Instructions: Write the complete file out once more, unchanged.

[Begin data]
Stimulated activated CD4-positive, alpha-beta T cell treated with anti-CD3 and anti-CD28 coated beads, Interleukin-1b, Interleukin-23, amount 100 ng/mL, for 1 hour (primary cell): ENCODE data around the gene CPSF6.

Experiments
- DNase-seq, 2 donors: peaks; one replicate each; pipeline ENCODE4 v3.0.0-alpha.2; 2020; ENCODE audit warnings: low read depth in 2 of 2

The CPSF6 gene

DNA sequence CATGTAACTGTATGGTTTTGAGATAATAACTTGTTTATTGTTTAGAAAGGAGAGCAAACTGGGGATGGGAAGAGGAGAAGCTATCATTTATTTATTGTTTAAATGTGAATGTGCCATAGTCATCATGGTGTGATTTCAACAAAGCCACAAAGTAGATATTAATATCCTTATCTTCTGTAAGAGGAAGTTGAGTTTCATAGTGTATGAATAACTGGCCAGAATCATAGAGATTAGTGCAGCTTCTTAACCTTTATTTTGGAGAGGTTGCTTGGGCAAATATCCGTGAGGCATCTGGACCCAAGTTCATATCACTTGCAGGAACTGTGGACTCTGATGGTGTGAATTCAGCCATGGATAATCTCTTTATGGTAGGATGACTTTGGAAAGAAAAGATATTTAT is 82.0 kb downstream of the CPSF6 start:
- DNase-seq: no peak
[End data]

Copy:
Stimulated activated CD4-positive, alpha-beta T cell treated with anti-CD3 and anti-CD28 coated beads, Interleukin-1b, Interleukin-23, amount 100 ng/mL, for 1 hour (primary cell): ENCODE data around the gene CPSF6.

Experiments
- DNase-seq, 2 donors: peaks; one replicate each; pipeline ENCODE4 v3.0.0-alpha.2; 2020; ENCODE audit warnings: low read depth in 2 of 2

The CPSF6 gene

DNA sequence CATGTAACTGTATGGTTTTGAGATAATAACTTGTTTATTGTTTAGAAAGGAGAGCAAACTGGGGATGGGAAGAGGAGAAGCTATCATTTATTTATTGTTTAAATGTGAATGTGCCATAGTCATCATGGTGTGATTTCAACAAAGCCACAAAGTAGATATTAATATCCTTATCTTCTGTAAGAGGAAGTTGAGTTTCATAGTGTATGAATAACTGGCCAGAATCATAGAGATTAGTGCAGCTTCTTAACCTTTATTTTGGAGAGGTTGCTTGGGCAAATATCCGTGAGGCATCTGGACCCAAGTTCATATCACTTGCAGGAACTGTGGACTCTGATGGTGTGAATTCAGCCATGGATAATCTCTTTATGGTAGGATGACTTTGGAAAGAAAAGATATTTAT is 82.0 kb downstream of the CPSF6 start:
- DNase-seq: no peak